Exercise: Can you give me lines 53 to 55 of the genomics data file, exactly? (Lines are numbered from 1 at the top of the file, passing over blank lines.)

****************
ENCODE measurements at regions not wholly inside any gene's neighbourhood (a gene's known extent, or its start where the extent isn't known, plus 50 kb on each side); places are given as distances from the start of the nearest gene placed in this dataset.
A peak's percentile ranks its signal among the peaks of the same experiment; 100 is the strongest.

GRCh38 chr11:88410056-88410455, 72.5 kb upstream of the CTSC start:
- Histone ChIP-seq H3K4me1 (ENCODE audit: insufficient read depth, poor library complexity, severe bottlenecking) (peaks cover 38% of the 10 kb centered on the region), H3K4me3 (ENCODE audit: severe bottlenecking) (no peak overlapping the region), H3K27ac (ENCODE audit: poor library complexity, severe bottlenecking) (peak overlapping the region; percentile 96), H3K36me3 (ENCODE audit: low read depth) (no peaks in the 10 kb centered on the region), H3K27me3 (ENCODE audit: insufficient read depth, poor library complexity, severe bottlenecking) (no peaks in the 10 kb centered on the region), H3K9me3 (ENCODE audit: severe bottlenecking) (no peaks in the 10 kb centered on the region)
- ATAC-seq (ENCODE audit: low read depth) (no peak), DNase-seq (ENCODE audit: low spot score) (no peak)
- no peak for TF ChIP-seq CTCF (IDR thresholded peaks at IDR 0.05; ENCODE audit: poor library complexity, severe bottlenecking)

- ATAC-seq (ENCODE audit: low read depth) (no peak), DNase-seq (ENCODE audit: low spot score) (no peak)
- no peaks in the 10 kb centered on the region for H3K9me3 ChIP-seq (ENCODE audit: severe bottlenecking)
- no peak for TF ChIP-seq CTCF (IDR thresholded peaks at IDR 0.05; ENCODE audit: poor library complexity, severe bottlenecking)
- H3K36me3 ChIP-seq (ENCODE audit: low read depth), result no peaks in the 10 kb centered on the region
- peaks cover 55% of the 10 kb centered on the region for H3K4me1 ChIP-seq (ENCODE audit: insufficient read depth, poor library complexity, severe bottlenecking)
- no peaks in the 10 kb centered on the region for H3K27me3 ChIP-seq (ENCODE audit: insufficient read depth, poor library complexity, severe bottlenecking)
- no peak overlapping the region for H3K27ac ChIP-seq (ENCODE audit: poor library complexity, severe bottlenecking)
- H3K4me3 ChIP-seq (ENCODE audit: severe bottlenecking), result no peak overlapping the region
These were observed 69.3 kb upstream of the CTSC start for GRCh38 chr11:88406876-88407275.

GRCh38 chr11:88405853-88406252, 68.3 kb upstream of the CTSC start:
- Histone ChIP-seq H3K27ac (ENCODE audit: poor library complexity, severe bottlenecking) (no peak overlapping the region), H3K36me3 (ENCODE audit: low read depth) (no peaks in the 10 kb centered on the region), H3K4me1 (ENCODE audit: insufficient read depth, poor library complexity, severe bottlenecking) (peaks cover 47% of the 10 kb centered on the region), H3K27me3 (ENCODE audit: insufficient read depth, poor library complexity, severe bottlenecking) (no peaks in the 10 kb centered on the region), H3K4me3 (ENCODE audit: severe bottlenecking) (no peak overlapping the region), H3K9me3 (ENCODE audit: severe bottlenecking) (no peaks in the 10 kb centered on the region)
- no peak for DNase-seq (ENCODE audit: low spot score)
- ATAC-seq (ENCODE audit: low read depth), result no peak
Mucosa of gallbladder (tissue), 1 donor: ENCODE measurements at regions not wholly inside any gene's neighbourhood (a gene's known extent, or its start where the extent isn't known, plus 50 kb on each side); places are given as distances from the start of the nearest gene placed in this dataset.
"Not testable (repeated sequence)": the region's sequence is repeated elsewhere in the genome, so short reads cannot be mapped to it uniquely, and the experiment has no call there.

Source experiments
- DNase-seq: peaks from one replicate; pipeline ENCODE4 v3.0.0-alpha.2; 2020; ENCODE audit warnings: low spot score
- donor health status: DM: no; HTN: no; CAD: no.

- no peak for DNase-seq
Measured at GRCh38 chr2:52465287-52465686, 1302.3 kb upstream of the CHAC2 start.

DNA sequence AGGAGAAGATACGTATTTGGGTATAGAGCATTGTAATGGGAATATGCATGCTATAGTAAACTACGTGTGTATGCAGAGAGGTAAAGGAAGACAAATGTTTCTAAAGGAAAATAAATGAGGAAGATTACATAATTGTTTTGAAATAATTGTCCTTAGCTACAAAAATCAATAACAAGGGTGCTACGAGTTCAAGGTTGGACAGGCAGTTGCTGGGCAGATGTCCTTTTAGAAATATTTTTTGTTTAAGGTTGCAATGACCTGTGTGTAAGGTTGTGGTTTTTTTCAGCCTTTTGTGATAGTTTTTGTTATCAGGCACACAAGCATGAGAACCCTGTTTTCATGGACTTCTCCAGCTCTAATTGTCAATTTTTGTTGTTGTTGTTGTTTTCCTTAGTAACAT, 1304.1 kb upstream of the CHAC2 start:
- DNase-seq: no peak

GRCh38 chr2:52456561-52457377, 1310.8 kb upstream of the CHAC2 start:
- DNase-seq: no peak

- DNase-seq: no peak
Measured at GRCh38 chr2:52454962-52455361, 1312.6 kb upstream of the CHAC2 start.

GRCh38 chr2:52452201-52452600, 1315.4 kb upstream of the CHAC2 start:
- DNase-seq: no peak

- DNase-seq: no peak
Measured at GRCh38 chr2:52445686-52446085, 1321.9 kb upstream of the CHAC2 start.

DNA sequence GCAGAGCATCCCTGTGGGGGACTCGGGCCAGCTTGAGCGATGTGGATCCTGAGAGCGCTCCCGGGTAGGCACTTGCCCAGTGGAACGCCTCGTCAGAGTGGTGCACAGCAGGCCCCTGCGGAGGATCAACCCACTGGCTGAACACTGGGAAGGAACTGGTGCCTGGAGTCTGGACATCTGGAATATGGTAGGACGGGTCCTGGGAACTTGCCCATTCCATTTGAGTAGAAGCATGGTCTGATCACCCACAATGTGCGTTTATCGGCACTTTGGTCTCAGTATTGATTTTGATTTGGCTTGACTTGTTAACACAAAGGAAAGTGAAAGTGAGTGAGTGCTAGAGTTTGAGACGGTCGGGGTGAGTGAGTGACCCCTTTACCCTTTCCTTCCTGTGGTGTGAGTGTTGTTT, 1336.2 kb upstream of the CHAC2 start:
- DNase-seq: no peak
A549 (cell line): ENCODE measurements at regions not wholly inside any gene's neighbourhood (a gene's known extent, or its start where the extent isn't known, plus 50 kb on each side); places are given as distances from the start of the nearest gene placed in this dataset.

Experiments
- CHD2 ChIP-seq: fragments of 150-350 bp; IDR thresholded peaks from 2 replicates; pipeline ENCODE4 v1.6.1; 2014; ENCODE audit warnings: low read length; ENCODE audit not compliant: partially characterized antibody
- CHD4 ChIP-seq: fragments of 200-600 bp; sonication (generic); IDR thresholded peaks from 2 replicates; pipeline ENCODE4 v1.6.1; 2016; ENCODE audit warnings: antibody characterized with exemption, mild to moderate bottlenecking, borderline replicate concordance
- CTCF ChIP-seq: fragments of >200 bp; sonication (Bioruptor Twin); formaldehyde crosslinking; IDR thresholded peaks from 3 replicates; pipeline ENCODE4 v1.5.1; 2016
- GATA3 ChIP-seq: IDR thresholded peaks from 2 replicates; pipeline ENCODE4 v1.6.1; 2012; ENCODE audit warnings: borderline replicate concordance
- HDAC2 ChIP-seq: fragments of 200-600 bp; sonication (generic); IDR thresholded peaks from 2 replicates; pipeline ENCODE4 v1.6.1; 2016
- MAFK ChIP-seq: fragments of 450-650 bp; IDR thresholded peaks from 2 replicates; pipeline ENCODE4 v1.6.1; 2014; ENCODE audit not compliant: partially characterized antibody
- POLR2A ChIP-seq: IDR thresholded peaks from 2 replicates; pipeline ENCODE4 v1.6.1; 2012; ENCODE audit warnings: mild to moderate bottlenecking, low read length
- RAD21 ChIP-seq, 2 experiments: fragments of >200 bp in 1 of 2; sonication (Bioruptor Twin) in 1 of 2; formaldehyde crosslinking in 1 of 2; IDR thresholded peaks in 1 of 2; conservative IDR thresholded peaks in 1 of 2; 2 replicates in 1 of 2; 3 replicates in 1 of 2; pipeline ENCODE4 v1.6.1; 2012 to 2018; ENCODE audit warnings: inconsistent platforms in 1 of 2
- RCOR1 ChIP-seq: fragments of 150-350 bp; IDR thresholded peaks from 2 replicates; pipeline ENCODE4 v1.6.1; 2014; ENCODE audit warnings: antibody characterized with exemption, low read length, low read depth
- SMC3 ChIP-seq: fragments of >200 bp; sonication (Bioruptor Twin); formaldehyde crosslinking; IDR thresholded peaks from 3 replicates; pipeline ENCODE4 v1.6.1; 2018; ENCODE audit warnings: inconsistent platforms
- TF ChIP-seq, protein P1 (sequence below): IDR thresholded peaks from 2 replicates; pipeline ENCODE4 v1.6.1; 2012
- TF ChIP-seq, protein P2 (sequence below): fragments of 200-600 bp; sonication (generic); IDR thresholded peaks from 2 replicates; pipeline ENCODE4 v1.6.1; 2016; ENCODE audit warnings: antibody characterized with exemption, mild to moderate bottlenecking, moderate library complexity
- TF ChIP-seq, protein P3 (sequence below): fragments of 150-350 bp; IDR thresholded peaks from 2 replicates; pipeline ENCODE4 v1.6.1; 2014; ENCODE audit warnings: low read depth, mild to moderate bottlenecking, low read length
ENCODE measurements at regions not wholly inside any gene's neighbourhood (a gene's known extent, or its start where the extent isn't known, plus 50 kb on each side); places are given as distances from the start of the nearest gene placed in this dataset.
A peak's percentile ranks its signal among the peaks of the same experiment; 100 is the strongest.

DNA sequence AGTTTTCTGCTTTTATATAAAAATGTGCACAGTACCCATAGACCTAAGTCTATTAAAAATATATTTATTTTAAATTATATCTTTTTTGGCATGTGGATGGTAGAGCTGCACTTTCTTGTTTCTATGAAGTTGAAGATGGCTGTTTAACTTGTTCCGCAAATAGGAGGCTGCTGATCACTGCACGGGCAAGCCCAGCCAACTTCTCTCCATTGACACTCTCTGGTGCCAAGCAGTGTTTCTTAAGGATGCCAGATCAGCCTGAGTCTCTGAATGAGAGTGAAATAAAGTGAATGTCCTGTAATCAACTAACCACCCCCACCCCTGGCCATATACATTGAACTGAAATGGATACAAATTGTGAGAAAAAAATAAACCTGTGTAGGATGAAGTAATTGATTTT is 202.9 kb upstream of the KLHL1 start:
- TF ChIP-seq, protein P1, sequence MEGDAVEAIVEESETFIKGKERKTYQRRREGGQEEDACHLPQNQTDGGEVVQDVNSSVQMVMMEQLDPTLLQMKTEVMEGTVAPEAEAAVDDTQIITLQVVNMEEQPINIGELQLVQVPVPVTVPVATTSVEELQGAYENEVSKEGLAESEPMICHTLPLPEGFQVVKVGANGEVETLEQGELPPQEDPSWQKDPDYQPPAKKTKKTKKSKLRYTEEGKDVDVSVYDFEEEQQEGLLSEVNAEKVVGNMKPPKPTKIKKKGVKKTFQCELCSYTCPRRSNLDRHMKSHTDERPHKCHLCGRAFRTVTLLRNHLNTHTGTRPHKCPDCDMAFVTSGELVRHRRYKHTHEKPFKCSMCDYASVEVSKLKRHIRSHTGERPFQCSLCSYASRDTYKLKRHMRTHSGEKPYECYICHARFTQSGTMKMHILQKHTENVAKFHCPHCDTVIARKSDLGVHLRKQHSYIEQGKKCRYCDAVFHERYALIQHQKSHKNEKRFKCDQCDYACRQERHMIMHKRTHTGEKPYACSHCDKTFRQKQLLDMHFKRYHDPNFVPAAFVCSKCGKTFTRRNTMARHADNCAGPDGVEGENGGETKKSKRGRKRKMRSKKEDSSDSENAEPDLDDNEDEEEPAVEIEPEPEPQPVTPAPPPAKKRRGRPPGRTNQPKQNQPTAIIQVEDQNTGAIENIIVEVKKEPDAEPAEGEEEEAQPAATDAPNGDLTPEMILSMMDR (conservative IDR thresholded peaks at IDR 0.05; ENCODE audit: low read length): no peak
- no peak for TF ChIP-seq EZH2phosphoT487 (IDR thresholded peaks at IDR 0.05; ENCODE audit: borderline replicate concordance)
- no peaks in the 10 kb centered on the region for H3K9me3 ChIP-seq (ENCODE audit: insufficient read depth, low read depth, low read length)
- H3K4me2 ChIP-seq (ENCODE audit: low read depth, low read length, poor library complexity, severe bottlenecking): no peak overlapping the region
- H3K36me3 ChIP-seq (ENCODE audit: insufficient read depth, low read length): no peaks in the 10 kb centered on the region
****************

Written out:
- TF ChIP-seq, protein P3 (sequence below): fragments of 150-350 bp; IDR thresholded peaks from 2 replicates; pipeline ENCODE4 v1.6.1; 2014; ENCODE audit warnings: low read depth, mild to moderate bottlenecking, low read length
ENCODE measurements at regions not wholly inside any gene's neighbourhood (a gene's known extent, or its start where the extent isn't known, plus 50 kb on each side); places are given as distances from the start of the nearest gene placed in this dataset.
A peak's percentile ranks its signal among the peaks of the same experiment; 100 is the strongest.